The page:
Canada and the US have reached a deal alongside Mexico to replace the North America Free Trade Agreement (NAFTA), ending 13 months of uncertainty.
President Trump has long sought to revamp the 1994 trade agreement with the wider goal of bringing down US trade deficits
The US and Canada released a joint statement late on Sunday, September 30, that confirmed a deal to rework NAFTA, which governs $1.2trn in trade.
“Today, Canada and the United States reached an agreement, alongside Mexico, on a new, modernised trade agreement for the 21st Century: the United States-Mexico-Canada Agreement (USMCA)”, US Trade Representative Robert Lighthizer and Canadian Foreign Affairs Minister Chrystia Freeland said.
According to the statement, the USMCA will “result in freer markets, fairer trade and robust economic growth in our region”, and create jobs and new opportunities across North America.
President Donald Trump has long sought to revamp the 1994 trade agreement with the wider goal of bringing down US trade deficits.
Despite threats to tear up the pact, the US reached a deal with Mexico in August. On Sunday, negotiators on both sides were said to make concessions as they rushed to meet a midnight deadline.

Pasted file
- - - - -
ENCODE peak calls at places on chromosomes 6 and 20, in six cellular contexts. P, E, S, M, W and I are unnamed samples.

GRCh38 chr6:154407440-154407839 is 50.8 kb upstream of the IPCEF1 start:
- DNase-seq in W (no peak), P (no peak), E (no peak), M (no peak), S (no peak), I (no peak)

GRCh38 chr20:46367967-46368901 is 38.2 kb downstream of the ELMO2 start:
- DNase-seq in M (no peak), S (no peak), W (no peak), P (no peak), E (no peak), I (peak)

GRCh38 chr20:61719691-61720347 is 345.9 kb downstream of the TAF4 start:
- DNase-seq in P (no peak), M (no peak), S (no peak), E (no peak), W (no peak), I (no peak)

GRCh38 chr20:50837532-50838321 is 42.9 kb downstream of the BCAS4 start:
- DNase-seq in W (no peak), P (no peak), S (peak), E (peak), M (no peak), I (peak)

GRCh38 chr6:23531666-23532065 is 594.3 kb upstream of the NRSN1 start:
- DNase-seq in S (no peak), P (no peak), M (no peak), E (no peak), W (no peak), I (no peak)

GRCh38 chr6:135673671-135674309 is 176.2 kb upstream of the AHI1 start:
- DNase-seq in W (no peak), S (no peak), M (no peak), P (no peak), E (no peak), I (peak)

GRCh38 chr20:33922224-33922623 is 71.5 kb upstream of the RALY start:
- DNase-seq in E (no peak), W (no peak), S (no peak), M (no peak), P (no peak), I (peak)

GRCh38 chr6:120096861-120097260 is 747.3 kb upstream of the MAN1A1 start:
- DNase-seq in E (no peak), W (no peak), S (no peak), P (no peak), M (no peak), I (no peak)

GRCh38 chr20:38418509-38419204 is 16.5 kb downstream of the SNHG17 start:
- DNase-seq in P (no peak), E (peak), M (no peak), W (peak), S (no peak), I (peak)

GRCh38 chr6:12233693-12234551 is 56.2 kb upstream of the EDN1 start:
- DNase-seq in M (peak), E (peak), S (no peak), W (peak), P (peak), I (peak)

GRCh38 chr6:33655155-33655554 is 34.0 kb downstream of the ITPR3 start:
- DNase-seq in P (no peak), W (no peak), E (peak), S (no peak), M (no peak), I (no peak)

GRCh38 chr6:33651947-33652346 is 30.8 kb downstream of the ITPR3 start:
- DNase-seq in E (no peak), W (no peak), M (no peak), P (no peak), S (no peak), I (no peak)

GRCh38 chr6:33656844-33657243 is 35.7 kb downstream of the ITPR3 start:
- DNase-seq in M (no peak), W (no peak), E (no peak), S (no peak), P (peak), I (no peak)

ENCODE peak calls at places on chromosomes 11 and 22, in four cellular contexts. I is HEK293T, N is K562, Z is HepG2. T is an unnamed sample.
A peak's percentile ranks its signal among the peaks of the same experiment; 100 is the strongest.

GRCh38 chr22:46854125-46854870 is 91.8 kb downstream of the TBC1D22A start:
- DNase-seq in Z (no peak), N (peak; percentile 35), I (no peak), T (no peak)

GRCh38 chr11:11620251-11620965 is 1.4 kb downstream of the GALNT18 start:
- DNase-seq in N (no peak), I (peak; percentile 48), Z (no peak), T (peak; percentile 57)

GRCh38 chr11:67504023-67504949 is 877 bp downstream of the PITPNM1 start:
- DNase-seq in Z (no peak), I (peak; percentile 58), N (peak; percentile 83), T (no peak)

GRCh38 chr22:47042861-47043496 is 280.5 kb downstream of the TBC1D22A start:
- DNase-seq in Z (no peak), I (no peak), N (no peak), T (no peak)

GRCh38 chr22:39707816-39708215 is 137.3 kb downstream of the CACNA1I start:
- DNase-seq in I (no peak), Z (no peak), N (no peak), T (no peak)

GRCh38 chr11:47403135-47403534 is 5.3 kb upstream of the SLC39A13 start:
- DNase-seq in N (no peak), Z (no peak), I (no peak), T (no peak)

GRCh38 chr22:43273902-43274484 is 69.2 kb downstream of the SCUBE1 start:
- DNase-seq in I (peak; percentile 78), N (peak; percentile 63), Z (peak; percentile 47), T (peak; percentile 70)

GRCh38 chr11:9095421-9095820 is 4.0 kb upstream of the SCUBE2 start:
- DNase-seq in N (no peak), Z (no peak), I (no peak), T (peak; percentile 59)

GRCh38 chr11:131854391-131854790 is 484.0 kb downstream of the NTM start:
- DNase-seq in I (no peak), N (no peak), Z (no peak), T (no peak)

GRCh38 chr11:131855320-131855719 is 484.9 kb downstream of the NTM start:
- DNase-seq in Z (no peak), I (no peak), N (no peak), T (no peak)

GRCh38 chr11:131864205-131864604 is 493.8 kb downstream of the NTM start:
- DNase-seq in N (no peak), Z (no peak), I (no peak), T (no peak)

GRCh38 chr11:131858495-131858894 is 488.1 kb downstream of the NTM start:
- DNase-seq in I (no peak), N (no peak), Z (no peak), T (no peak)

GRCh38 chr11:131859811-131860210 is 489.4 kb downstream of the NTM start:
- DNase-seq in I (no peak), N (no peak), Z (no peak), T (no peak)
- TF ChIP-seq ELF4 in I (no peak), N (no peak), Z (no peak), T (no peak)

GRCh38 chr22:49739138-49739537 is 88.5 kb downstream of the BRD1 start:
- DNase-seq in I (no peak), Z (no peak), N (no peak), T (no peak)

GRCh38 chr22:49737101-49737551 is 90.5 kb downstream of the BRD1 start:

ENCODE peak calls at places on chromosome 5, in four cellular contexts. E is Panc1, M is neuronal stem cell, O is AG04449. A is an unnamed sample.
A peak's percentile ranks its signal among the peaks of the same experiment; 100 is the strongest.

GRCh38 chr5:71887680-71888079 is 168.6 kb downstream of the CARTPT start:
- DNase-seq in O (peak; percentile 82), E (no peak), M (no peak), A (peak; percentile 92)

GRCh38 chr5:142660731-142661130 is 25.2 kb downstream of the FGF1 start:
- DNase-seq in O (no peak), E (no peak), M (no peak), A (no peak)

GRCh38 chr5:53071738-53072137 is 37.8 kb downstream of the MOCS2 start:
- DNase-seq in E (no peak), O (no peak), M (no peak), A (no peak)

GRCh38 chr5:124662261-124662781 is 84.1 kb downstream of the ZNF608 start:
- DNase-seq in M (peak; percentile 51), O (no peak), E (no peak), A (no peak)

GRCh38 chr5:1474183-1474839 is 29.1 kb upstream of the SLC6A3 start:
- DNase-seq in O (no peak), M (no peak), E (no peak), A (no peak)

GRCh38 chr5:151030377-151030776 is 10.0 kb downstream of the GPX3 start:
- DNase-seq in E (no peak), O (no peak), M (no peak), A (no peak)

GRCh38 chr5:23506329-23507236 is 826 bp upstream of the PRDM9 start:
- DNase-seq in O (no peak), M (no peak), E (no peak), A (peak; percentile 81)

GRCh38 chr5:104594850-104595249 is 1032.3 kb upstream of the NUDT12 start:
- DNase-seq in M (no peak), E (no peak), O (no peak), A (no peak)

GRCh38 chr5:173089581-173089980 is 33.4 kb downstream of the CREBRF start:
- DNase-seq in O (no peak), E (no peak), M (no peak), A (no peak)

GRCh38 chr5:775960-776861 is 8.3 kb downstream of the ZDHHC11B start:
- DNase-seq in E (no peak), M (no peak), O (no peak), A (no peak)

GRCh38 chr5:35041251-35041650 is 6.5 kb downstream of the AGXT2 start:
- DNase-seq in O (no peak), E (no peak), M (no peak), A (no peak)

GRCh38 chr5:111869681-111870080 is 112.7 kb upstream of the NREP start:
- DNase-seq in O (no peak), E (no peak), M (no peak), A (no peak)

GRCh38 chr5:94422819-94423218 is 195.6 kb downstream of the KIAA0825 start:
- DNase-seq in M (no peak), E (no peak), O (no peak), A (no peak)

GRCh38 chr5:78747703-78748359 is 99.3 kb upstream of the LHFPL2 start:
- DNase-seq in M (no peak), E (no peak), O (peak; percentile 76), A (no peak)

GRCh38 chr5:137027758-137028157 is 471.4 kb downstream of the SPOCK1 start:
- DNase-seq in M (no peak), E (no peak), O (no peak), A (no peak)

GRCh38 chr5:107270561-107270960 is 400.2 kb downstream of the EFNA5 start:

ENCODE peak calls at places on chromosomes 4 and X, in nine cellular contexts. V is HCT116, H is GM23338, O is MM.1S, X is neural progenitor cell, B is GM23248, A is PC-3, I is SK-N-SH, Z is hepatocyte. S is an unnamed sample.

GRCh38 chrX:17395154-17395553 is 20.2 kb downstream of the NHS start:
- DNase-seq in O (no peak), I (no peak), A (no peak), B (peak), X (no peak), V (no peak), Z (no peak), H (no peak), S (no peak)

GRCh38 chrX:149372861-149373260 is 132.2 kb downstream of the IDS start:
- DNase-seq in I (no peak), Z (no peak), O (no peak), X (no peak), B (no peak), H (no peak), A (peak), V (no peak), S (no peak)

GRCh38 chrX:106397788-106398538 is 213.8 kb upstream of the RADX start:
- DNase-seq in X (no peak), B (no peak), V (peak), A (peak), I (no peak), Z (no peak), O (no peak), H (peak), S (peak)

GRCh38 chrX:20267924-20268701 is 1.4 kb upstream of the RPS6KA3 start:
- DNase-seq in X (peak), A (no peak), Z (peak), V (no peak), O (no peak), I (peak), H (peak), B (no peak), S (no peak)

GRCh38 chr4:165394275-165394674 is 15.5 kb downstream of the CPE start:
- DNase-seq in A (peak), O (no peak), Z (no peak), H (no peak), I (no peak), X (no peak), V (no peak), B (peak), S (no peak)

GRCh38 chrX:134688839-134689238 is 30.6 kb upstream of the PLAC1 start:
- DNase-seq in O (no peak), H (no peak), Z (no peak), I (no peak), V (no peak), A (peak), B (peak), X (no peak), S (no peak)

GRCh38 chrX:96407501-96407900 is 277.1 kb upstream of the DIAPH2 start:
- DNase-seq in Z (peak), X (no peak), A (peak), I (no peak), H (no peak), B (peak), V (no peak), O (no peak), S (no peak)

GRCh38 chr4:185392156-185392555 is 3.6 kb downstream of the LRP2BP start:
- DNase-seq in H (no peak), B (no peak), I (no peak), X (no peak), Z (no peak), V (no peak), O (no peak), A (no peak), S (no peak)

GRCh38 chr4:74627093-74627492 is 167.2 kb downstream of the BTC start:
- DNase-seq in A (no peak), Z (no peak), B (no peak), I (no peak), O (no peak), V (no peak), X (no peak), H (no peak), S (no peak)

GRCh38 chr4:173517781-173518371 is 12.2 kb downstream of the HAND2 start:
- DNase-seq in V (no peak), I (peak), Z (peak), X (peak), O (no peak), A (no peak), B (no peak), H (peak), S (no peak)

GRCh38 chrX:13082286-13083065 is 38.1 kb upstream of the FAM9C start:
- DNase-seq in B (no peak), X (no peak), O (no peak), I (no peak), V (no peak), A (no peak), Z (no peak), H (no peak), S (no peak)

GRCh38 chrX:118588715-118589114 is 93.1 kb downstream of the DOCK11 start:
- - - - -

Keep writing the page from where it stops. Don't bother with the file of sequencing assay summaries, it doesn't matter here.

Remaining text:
Prime Minister Justin Trudeau told reporters: “It’s a good day for Canada.” Mexico’s Foreign Secretary Luis Videgaray echoed this sentiment, proclaiming: “It’s a good night for Mexico, and for North America.”
But while the agreement ended more than a year of uncertainty, it came at a cost. Canada agreed to provide US dairy farmers access to about 3.5 percent of its nearly $16bn annual domestic market, Reuters reported, citing sources. The deal also reportedly failed to settle the dispute over US tariffs on Canada’s steel and aluminium exports.
Financial markets reacted positively, however, as the agreement marked a modicum of certainty for traders. Following the announcement, Canada’s dollar rose to its highest since May against the US dollar, and the Mexican peso soared to its highest since August.
Although Trump continues to wage a trade war on multiple fronts, the agreement with Mexico and Canada brings relief and could lead to a growing trust in the US economy, which has been plagued by uncertainty since Trump took office.